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Measuring multipartite entanglement through dynamic susceptibilities

Nature Physics volume 12, pages 778782 (2016) | Download Citation

Abstract

Entanglement is considered an essential resource in quantum technologies, and central to the understanding of quantum many-body physics. Developing protocols to detect and quantify the entanglement of many-particle quantum states is thus a key challenge for present experiments. Here, we show that the quantum Fisher information, a witness for genuinely multipartite entanglement, becomes measurable for thermal ensembles by means of the dynamic susceptibility—that is, with resources readily available in present cold atomic-gas and condensed-matter experiments. This establishes a connection between multipartite entanglement and many-body correlations contained in response functions, with immediate implications close to quantum phase transitions, where the quantum Fisher information becomes universal, allowing us to identify strongly entangled phase transitions with a divergent multipartite entanglement. We illustrate our framework using paradigmatic quantum Ising models, and point out potential signatures in optical-lattice experiments and strongly correlated materials.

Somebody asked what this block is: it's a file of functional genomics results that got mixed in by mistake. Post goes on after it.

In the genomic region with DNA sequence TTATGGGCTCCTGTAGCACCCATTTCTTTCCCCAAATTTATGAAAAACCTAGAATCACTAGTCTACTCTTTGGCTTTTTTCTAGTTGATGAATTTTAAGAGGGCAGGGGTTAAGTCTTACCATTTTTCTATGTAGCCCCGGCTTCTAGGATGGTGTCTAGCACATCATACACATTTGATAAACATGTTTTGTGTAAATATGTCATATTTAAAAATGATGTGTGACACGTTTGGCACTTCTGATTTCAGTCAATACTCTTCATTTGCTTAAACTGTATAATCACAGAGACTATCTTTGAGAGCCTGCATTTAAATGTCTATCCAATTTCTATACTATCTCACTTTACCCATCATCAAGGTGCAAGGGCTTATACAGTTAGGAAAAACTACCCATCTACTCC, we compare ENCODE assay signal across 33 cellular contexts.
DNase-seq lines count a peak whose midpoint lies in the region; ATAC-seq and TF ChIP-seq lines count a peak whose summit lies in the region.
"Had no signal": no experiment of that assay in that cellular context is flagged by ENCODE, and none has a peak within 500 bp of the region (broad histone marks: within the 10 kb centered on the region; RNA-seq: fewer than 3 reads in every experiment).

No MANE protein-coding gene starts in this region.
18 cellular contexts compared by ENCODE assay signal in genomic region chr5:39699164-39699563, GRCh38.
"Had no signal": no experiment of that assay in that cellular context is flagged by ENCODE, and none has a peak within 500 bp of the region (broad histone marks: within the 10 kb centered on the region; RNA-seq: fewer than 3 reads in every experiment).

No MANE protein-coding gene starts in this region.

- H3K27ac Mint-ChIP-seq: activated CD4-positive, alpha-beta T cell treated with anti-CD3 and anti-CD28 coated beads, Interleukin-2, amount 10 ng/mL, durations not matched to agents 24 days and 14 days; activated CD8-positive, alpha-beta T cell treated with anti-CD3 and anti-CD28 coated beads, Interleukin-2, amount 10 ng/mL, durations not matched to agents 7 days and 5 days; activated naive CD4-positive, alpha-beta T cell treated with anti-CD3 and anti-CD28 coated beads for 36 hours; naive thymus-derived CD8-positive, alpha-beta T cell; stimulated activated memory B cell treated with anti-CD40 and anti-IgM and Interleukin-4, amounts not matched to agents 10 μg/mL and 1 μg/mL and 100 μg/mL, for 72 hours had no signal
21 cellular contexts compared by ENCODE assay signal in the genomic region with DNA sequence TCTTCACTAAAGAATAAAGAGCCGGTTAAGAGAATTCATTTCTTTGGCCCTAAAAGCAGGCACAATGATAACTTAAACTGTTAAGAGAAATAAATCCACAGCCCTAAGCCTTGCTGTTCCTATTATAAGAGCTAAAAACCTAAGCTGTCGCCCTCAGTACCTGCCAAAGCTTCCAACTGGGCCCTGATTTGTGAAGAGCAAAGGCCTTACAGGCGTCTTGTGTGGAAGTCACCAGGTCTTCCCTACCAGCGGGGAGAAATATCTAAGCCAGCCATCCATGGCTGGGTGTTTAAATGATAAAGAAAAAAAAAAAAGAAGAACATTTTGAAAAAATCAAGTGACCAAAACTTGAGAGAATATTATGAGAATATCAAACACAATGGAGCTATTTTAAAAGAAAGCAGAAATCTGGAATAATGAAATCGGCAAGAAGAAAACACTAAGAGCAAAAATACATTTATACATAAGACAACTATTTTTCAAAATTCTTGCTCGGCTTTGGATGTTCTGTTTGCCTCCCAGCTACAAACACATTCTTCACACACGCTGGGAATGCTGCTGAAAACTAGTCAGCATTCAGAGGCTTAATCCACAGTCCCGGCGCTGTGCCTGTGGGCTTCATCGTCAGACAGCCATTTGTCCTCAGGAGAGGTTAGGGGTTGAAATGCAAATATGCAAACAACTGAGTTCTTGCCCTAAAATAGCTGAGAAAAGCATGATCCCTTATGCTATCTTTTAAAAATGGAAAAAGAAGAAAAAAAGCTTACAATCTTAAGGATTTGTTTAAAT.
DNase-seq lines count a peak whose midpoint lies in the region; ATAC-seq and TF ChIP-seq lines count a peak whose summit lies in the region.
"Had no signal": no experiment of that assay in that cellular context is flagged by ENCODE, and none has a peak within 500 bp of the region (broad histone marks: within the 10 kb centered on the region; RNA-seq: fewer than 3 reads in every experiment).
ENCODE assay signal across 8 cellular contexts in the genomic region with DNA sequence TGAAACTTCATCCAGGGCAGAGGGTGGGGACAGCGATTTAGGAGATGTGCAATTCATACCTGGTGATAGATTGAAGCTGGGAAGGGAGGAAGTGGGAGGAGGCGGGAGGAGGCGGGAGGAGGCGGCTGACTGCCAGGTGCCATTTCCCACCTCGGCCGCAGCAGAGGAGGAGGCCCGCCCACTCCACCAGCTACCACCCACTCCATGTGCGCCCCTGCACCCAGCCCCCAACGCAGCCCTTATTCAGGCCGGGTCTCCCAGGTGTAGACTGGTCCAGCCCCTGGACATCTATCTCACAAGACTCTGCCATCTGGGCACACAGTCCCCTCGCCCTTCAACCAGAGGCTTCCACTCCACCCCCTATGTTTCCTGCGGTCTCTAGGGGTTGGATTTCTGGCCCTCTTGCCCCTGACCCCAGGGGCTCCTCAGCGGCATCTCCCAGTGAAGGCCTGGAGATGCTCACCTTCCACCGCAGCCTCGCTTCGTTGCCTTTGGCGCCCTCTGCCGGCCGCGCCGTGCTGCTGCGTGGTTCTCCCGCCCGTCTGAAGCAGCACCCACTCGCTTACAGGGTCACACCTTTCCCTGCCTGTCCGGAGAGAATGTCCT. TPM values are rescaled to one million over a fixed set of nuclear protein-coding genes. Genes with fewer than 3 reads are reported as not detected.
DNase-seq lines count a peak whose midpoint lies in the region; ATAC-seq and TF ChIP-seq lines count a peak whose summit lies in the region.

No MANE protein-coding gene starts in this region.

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Acknowledgements

We thank E. Bertel, J. I. Cirac, R. Fazio, M. Mourigal, L. Pezzé and A. Smerzi for useful discussions. We acknowledge support from the EU IP SIQS, SFB FoQuS (FWF Project No. F4016-N23), the ERC synergy grant UQUAM, the Deutsche Akademie der Naturforscher Leopoldina (grant No. LPDS 2013-07 and LPDR 2015-01), Spanish Government Grant FOQUS, ERC AdG OSYRIS, EU STREP EQuaM, and EU FET Proactive QUIC. The numerical evaluation of Pfaffians uses the algorithm provided in ref. 58.

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Affiliations

  1. Institute for Theoretical Physics, University of Innsbruck, 6020 Innsbruck, Austria

    • Philipp Hauke
    • , Markus Heyl
    •  & Peter Zoller
  2. Institute for Quantum Optics and Quantum Information of the Austrian Academy of Sciences, 6020 Innsbruck, Austria

    • Philipp Hauke
    • , Markus Heyl
    •  & Peter Zoller
  3. Physik Department, Technische Universität München, 85747 Garching, Germany

    • Markus Heyl
  4. ICFO-Institut de Ciencies Fotoniques, Mediterranean Technology Park, 08860 Castelldefels (Barcelona), Spain

    • Luca Tagliacozzo
  5. Department of Physics and Scottish Universities Physics Alliance University of Strathclyde, Glasgow G4 0NG, UK

    • Luca Tagliacozzo

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Contributions

All authors devised the project, discussed the results, and wrote the manuscript.

Competing interests

The authors declare no competing financial interests.

Corresponding author

Correspondence to Philipp Hauke.

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DOI

https://doi.org/10.1038/nphys3700